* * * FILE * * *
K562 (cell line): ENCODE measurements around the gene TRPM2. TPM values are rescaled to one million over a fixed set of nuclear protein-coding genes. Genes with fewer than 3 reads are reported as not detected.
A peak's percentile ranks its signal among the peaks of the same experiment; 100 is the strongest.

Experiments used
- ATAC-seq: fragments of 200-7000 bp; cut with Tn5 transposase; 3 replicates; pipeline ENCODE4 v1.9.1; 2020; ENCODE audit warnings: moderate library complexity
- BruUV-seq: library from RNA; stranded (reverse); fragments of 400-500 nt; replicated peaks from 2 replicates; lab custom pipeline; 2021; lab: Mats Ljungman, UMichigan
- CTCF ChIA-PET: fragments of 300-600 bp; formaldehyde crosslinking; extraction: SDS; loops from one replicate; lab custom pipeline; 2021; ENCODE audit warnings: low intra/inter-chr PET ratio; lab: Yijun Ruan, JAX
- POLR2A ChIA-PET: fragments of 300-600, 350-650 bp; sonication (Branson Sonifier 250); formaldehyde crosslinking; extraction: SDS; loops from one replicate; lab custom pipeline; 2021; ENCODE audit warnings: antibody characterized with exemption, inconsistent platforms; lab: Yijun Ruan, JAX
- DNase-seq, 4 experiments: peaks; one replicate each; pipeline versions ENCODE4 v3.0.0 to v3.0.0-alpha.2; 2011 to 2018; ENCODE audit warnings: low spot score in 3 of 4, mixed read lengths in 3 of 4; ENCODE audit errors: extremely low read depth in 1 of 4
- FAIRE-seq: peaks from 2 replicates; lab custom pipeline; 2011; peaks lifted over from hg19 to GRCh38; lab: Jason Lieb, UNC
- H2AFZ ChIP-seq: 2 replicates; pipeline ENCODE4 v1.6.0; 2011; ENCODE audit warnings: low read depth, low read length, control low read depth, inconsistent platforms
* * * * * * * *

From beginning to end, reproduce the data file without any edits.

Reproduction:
K562 (cell line): ENCODE measurements around the gene TRPM2. TPM values are rescaled to one million over a fixed set of nuclear protein-coding genes. Genes with fewer than 3 reads are reported as not detected.
A peak's percentile ranks its signal among the peaks of the same experiment; 100 is the strongest.

Experiments used
- ATAC-seq: fragments of 200-7000 bp; cut with Tn5 transposase; 3 replicates; pipeline ENCODE4 v1.9.1; 2020; ENCODE audit warnings: moderate library complexity
- BruUV-seq: library from RNA; stranded (reverse); fragments of 400-500 nt; replicated peaks from 2 replicates; lab custom pipeline; 2021; lab: Mats Ljungman, UMichigan
- CTCF ChIA-PET: fragments of 300-600 bp; formaldehyde crosslinking; extraction: SDS; loops from one replicate; lab custom pipeline; 2021; ENCODE audit warnings: low intra/inter-chr PET ratio; lab: Yijun Ruan, JAX
- POLR2A ChIA-PET: fragments of 300-600, 350-650 bp; sonication (Branson Sonifier 250); formaldehyde crosslinking; extraction: SDS; loops from one replicate; lab custom pipeline; 2021; ENCODE audit warnings: antibody characterized with exemption, inconsistent platforms; lab: Yijun Ruan, JAX
- DNase-seq, 4 experiments: peaks; one replicate each; pipeline versions ENCODE4 v3.0.0 to v3.0.0-alpha.2; 2011 to 2018; ENCODE audit warnings: low spot score in 3 of 4, mixed read lengths in 3 of 4; ENCODE audit errors: extremely low read depth in 1 of 4
- FAIRE-seq: peaks from 2 replicates; lab custom pipeline; 2011; peaks lifted over from hg19 to GRCh38; lab: Jason Lieb, UNC
- H2AFZ ChIP-seq: 2 replicates; pipeline ENCODE4 v1.6.0; 2011; ENCODE audit warnings: low read depth, low read length, control low read depth, inconsistent platforms